MVP Pattern

Simple MVP Example

To illustrate a simple example usage of the MVP pattern, consider the following code which creates a simple UI with only a button and a label. When the button is clicked, the label updates with the number of times the button has been clicked.

We have 5 classes:

  • Model - The POJO to maintain state (M in MVP)
  • View - The class with UI code (V in MVP)
  • ViewListener - Interface providing methods to responding to actions in the view
  • Presenter - Responds to input, and updates the view (P in MVP)
  • Application - The "main" class to pull everything together and launch the app

A minimal "model" class which just maintains a single count variable.

/**
 * A minimal class to maintain some state 
 */
public class Model {
    private int count = 0;

    public void addOneToCount() {
        count++;
    }

    public int getCount() {
        return count;
    }
}

A minimal interface to notify the listeners:

/**
 * Provides methods to notify on user interaction
 */
public interface ViewListener {
    public void onButtonClicked();
}

The view class constructs all UI elements. The view, and only the view, should have reference to UI elements (ie. no buttons, text fields, etc. in the presenter or other classes).

/**
 * Provides the UI elements
 */

import java.awt.GridLayout;
import java.awt.event.ActionEvent;
import java.awt.event.ActionListener;
import java.util.ArrayList;
import javax.swing.JButton;
import javax.swing.JFrame;
import javax.swing.JLabel;
import javax.swing.WindowConstants;

public class View {
    // A list of listeners subscribed to this view
    private final ArrayList<ViewListener> listeners;
    private final JLabel label;
    
    public View() {
        final JFrame frame = new JFrame();
        frame.setSize(200, 100);
        frame.setDefaultCloseOperation(WindowConstants.EXIT_ON_CLOSE);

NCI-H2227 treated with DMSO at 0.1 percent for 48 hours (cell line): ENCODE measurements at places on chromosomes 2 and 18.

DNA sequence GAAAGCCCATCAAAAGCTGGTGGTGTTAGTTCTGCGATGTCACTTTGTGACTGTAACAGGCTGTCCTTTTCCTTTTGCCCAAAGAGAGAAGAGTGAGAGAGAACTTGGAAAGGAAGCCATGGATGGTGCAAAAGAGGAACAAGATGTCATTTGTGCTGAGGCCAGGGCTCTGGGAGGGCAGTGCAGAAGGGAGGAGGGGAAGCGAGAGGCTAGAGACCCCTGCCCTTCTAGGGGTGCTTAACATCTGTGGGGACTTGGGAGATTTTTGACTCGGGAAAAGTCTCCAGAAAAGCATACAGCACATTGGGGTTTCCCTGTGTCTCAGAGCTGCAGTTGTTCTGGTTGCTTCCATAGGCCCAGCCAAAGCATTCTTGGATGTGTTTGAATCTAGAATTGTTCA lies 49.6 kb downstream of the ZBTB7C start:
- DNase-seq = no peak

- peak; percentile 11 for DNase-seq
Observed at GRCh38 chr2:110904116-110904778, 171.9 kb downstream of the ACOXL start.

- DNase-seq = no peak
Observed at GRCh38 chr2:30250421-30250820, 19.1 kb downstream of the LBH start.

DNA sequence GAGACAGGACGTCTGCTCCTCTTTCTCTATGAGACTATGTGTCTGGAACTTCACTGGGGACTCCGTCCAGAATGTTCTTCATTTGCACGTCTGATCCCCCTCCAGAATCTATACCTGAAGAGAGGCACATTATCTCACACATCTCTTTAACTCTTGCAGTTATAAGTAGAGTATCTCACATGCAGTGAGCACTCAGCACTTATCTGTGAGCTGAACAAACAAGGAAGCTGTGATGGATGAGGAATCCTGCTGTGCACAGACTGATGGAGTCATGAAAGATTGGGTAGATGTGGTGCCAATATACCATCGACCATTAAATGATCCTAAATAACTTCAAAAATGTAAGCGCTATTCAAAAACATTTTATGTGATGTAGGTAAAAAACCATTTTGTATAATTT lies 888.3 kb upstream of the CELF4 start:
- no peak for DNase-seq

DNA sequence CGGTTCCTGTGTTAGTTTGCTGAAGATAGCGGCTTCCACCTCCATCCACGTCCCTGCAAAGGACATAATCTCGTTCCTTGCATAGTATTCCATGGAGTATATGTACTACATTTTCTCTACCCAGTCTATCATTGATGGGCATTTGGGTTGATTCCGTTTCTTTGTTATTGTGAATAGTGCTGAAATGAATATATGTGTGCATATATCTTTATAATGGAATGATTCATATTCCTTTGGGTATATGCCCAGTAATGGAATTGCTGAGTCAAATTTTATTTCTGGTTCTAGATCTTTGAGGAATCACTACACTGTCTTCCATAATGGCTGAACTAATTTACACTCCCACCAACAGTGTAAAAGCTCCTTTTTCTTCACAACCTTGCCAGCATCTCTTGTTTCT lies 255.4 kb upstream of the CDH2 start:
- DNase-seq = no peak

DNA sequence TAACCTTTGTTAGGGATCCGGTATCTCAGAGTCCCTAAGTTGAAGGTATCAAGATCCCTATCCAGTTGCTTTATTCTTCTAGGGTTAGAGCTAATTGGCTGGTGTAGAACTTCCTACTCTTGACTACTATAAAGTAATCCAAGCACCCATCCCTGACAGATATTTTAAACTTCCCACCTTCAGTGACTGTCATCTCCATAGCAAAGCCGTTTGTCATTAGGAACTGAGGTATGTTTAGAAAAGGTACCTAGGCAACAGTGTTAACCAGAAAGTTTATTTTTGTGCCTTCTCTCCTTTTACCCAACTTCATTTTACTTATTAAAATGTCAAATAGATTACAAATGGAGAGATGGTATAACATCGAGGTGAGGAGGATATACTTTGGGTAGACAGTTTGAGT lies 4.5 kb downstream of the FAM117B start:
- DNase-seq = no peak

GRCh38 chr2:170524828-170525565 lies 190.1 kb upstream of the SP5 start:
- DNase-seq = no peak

frame.setLayout(new GridLayout());

        final JButton button = new JButton("Hello, world!");

        button.addActionListener(new ActionListener() {
            @Override
            public void actionPerformed(final ActionEvent e) {
                notifyListenersOnButtonClicked();
            }
        });
        frame.add(button);

        label = new JLabel();
        frame.add(label);

        this.listeners = new ArrayList<ViewListener>();

        frame.setVisible(true);
    }

    // Iterate through the list, notifying each listner individualy 
    private void notifyListenersOnButtonClicked() {
        for (final ViewListener listener : listeners) {
            listener.onButtonClicked();
        }
    }

    // Subscribe a listener
    public void addListener(final ViewListener listener) {
        listeners.add(listener);
    }

    public void setLabelText(final String text) {
        label.setText(text);
    }
}

The notification logic may also be coded like this in Java8:

        ...
        final Button button = new Button("Hello, world!");
        // In order to do so, our interface must be changed to accept the event parametre
        button.addActionListener((event) -> {
            notifyListeners(ViewListener::onButtonClicked, event);
            // Example of calling methodThatTakesALong, would be the same as callying:
            // notifyListeners((listener, long)->listener.methodThatTakesALong(long), 10L)
            notifyListeners(ViewListener::methodThatTakesALong, 10L);